In China, they like the olive oil to be a 1 on the spicy scale, whereas Italians, Californians, Greeks like it hot! The one we tasted (that I coughed on because of the spice factor) was rated a 7. 

Previously, I had thought you would be able to tell the quality of an olive oil just by looking at it, but WRONG! You can only tell by smell and taste, so at international tasting competitions (yes, those exist), they give contestants a blue colored glass so they can’t try and judge an olive oil by its color.

Another tip I gleaned is to store your olive oil in stainless steel containers, or glass containers so long as they are dark and light can’t get through them (light kills the healthy value of olive oil).

Now, I promise I’m not getting paid to promote this factory’s olive oil, but in case you wanted to buy some, 50 kilos of olive oil cost 250 eros (plus transport) in these huge bottles (reusable from one year to the next). That’s half the price in the states.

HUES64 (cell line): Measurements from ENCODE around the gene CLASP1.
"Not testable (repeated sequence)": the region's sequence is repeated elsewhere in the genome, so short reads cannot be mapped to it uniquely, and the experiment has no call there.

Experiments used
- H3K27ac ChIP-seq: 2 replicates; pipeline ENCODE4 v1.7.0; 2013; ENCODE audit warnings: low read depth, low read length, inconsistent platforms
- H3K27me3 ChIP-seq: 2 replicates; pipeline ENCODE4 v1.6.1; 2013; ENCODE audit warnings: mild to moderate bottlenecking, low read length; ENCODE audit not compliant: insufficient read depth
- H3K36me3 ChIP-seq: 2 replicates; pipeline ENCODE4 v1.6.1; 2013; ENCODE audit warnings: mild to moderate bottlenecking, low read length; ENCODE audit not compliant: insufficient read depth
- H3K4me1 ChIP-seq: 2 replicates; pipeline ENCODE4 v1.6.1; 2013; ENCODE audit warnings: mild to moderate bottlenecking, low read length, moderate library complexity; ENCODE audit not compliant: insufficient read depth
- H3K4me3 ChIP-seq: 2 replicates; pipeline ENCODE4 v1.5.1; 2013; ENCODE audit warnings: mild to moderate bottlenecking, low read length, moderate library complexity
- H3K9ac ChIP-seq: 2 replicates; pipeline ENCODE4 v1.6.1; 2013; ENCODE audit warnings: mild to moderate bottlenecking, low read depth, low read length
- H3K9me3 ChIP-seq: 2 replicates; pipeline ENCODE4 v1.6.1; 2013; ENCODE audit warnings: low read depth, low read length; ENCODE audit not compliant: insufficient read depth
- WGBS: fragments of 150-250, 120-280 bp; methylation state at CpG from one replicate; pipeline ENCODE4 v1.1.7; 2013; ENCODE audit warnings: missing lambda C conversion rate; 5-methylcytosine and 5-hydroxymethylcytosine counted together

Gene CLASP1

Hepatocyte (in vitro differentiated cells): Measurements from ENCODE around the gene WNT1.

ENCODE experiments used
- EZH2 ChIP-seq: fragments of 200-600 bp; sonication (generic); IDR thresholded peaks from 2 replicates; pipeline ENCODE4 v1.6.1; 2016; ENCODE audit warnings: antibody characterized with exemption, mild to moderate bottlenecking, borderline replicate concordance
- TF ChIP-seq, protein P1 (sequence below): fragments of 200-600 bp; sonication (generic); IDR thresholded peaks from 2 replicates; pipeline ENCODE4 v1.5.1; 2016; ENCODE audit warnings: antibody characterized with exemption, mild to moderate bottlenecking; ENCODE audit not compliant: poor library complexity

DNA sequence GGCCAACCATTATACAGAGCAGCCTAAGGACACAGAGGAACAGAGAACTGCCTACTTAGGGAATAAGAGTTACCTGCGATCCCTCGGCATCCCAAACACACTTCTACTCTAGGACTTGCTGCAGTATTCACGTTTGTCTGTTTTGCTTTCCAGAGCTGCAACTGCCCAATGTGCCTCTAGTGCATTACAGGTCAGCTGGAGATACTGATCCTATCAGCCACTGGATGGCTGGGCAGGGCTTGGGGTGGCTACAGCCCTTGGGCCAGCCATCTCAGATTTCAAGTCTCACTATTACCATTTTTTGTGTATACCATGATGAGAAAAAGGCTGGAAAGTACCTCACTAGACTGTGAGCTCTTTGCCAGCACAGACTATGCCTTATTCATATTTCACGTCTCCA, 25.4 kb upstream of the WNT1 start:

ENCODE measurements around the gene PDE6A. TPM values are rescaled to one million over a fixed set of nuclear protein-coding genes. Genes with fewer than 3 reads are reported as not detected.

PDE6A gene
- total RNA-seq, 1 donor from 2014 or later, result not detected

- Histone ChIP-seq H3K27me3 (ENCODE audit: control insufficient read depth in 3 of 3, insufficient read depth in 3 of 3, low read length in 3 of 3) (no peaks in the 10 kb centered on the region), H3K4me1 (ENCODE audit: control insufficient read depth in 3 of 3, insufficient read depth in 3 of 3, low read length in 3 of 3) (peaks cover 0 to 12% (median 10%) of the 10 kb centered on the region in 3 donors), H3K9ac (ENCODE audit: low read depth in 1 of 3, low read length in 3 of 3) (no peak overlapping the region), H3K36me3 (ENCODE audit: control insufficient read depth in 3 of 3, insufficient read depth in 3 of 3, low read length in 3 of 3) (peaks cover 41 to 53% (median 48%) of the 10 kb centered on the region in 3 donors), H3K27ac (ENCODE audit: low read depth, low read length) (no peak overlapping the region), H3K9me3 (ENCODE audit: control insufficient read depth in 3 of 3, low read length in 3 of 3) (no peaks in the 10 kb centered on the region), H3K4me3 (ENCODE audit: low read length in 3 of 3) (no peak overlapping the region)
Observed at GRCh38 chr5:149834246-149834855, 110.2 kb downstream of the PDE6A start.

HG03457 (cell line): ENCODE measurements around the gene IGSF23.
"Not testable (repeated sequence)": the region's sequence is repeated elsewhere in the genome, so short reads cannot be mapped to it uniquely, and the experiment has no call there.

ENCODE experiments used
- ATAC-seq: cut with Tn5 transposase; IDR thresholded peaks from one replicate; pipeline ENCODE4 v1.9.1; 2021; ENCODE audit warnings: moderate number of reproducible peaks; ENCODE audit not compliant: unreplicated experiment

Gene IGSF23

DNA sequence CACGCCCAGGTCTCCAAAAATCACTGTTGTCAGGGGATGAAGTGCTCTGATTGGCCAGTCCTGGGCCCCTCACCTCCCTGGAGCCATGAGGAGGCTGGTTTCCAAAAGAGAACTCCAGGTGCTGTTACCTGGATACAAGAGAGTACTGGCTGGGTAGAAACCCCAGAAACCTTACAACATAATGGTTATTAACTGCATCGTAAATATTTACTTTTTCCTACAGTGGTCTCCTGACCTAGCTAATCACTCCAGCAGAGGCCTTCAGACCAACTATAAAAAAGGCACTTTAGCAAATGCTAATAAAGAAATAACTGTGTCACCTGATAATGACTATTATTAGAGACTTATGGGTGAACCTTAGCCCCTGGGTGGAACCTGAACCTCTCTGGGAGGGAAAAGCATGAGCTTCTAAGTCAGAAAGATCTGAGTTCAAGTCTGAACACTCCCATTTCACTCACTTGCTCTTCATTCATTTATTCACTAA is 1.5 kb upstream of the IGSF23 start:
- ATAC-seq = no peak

3 massive barrels would only last a year in a Greek family of 4.


Everybody hates waste, especially when Oliver and his friends have given up so much to become your dinner condiment. The remnants of the process can be used for other things, which I thought was really resourceful! The gritty parts of the olive can be made into pomade oils and lubricants. It is then gifted BACK to this factory and used for heat! People can buy these pellets (if their home systems allow) and use them to heat their houses! Is Greece living in the future? Yes.

Another great way to avoid waste is by taking that old olive oil that has been sitting in the back of your pantry since 2002 (are you a hoarder?) and making soap and cosmetics with it! Oliver will thank you!


As we all know, olive oil is commonly used as salad dressing, so now, I would like to interrupt this blog post to play

Who Wore It Best: Greek Salad Edition